Common Pitfalls & How to Avoid Them - Part 1

By Steve Schneider
Today’s optical labs have a lot of similarities and differences from the labs of yesteryear. Our industry continues to change with advancements in lens materials, equipment, processes and consumables, which challenge all of us to stay in step and not fall behind. With the fast pace of today’s lab we tend to forget those small yet common mistakes that can add up to unneeded breakage and extra costs.

Within every lab the common goal is to produce a quality lens every time, the first time. History shows that quality comes from consistency. This can be achieved if we take a closer look at the small yet often-overlooked areas that you may feel are being maintained correctly but in reality are not.

Over the years I have had the opportunity to spend many hours in labs and observe the process of making a lens. I have observed common mistakes from the very first step to the very last. The start of the process may be one of the most important steps in processing an optical lens, protecting the front surface. This is critical because this will affect everything we do from this point forward. I recommend the cleaning of the front surface with the use of air prior to applying the tape. This will remove any small particles that may have attached themselves to the front of the lens during packaging.

The common mistake I see is wrinkles in the tape and air bubbles. Wrinkles can cause unwanted prism because the lens does not seat properly during the blocking process. Air bubbles, especially on a segmented lens, can cause a void between the lens and blocking medium, this can lead to aberrations in the lens. Make sure that the surface tape is being applied wrinkle free and remove air bubbles by pressing them out with the aid of a lint free cloth. Never touch the surface with your bare hand as the oils from your skin can cause poor adhesion between the tape and blocking medium.

As we move on to the process of blocking I find that it does not matter what blocking medium is used because the same common mistakes are made with the use of both alloy and wax. In both cases the leading mistake is incorrect temperature of the blocking medium. Just because your blocking system is set at the temperature based on melting point of the blocking medium doesn’t mean it’s good to go. It still needs to be checked.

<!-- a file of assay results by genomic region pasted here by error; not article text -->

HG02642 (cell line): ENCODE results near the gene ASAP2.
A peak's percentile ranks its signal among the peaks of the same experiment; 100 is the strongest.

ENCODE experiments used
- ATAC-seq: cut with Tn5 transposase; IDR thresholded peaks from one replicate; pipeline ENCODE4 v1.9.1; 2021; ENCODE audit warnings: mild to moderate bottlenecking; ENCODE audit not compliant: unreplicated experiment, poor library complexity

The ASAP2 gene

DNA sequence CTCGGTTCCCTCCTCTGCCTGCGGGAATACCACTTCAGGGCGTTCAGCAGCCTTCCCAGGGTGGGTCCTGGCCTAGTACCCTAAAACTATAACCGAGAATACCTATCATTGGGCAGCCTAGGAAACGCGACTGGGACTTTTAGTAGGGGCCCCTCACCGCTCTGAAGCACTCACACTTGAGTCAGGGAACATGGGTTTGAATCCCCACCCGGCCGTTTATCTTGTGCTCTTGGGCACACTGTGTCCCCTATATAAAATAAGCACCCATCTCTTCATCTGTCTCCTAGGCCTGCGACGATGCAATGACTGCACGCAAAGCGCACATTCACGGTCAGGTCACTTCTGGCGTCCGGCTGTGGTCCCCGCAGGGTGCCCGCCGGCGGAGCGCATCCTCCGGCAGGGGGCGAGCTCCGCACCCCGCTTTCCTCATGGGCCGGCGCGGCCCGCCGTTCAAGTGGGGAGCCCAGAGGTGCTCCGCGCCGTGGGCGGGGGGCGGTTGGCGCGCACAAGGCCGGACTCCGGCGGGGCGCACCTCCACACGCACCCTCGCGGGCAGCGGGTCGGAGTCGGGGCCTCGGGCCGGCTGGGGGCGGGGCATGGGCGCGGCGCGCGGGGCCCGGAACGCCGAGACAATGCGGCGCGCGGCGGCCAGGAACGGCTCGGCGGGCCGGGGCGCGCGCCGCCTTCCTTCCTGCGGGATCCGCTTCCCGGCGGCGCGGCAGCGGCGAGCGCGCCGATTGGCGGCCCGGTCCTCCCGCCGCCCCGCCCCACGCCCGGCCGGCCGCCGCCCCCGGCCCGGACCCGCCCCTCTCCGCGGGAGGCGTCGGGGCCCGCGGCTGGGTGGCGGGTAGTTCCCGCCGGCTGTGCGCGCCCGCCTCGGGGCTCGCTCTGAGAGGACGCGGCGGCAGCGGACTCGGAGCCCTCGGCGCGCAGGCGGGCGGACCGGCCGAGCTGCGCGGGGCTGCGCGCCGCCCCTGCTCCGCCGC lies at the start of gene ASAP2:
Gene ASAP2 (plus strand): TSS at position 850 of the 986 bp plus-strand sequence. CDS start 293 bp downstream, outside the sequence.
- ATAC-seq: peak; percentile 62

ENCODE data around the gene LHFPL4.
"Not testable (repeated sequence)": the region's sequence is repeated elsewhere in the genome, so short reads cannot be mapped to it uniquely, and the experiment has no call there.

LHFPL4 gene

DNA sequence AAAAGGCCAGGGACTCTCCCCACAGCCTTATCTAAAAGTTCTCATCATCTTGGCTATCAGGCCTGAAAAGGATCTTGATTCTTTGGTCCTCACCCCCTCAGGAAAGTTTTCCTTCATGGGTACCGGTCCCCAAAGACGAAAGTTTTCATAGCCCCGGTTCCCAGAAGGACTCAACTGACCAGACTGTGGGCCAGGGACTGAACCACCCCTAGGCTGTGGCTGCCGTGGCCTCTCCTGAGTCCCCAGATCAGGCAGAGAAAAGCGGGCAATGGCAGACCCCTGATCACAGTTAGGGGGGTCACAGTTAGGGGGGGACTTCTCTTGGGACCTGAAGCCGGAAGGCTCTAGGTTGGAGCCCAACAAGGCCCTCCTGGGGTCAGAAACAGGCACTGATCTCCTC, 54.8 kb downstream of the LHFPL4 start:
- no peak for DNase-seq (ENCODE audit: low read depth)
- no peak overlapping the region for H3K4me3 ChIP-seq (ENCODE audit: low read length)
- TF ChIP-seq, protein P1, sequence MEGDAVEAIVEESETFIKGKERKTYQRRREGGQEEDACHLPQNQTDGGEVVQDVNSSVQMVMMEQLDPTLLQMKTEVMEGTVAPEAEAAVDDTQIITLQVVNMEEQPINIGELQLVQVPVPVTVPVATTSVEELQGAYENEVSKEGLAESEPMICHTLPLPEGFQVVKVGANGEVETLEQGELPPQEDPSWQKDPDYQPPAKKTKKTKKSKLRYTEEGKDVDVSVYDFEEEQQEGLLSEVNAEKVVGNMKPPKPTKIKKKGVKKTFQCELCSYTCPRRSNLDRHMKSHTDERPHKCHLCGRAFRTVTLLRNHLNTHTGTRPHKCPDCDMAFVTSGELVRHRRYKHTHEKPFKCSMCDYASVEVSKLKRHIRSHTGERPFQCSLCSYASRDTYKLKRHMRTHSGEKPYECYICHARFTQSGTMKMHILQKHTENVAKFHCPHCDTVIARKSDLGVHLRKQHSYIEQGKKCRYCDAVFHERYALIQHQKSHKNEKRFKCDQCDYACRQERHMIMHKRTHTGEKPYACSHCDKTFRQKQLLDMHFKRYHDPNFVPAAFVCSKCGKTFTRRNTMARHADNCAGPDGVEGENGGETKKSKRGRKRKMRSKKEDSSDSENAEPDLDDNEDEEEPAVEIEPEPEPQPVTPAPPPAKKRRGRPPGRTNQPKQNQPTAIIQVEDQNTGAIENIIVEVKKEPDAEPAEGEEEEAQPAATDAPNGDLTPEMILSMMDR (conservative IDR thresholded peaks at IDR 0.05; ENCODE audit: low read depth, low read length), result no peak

When checking this I recommend using a standard digital probe thermometer that can be placed to the bottom of the tank. Infrared thermometers will only give you surface temperature. Your tank temperature should be no higher than two to three degrees of the melting temperature. Increased temps can cause aberrations and waves and decreases the life of the blocking medium.

Another area that needs to be checked daily for correct temperature is at the reclaim tank. It is common to find the temperature to be elevated to increase the speed of reclaiming. I recommend that the blocking medium be added to the blocker in a solid form rather than liquid. This will allow for a more consistent temperature control in your blocker.

Remember that you want to clean any slag or visible dirt from the top surface of the blocking medium prior to placing into your blocker. Adding the blocking medium more regularly when in the solid form will allow for the alloy or wax to melt as you keep blocking. It will also decrease the risk of spilling and contamination of expensive products such as alloy.

In today’s lab you can find an assortment of generator styles that are being used to produce lenses. Before we start to generate we have to ask; did we allow our lens to cool long enough after the blocking phase? Quite often I find that the job has reached the generator before the acceptable cooling time.